Your high school U.S. history teacher may have imparted some important knowledge, but chances are she or he wasn't like Martin Rubeo. The Butler teacher is serious about helping his students discover how our nation was made, but he's also serious about rock music: His band, Gramsci Melodic, releases its first full-length album Sat., June 13, at Altar Bar.
Rubeo's path has been an unusual one. The Peters Township native studied political science at Bucknell University, with music mainly a low-key side project. "I hung with people there who were music majors and art majors, and here I am still playing fifths," he muses. It was at Bucknell that he met professor and noted composer William Duckworth, a John Cage protégé who turned him on to electronic composition.
Rubeo spent his senior year working night and day to finish up an interdisciplinary major in poetry and music composition, merging studies in the English department with his electronic-music work with Duckworth. After a live performance that summed up his senior project, Rubeo took five years off from making music of any sort.
It was after his ex-wife -- a French national whom he met in college -- returned to Europe that he brought out his music equipment again. "One of the guitars, the strings were basically corroded and stuck to the neck," he says. "But suddenly it was like someone put smelling salts under my nose."
Armed with his training under Duckworth and the emotional quarry of a young marriage grown stale, Rubeo started writing songs. "I was basically sitting around alone at night, and it beat going to a bar," he says of the inception of Gramsci. "It ended up being sort of a mental clearinghouse."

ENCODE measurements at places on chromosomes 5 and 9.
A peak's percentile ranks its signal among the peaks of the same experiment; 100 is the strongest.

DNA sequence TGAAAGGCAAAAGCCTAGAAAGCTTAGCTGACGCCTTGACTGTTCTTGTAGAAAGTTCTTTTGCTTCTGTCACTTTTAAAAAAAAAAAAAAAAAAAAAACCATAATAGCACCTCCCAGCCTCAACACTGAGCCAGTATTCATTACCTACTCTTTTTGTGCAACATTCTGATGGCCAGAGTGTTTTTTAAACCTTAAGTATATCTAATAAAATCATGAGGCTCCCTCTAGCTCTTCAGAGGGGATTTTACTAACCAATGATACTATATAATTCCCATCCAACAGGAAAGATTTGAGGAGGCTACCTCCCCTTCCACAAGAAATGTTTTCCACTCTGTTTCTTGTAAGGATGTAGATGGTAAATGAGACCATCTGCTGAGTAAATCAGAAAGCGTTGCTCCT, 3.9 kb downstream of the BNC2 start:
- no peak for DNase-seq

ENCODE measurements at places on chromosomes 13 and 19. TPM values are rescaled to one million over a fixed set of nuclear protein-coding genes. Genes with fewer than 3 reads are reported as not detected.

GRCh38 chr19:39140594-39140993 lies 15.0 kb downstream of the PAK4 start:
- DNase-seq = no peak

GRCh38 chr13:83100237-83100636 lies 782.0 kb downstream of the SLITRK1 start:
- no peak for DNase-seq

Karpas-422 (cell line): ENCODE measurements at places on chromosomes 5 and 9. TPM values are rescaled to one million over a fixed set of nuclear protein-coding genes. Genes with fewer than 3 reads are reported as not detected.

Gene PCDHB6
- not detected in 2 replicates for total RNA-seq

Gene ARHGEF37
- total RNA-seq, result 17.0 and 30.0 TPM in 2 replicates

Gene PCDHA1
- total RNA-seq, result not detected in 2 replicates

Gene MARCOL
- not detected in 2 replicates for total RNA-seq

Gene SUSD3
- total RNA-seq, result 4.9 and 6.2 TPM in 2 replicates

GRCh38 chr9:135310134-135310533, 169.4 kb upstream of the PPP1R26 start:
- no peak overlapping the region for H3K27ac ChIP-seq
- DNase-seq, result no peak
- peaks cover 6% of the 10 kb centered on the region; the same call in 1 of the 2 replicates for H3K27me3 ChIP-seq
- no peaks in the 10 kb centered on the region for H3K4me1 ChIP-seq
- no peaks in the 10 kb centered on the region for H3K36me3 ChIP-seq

Rubeo recruited a friend, Joel York, whom he'd met through his ex-wife, to play synth. York hadn't played music before. "He practiced like a 7-year-old you signed up for lessons," Rubeo says. Through neighbors and word-of-mouth, he assembled the rest of the band: drummer Sean Rayl, bassist Tony Willoe and keyboardist Greg Haduch.
For a band that plays largely danceable rock with a heavy dose of synthesizer -- a band that's mainly quite upbeat -- Marxist theorist Antonio Gramsci seems an unlikely namesake. While politics play into some Gramsci Melodic songs, the political message is augmented and offset by the lighter aspects of the band, and just as many songs are about relationships or narratives. "It's about fun first and foremost," Rubeo says. "Then I slip in some of the politics."
Like the green-headed mascot sometimes seen bopping along at shows, the Gramsci name is simply another facet of Rubeo's life and art. All the seeds that went into the founding of the band show in the forthcoming self-titled full-length: the distaste for experiences in corporate America, the end of a relationship, formal training in electronic music -- and a basic desire for simple and upbeat rock.
Gramsci Melodic CD release with Speedsquare. 9 p.m. Sat., June 13. Altar Bar, 1620 Penn Ave., Strip District. $7. 412-263-2877 or www.altarbarpgh.com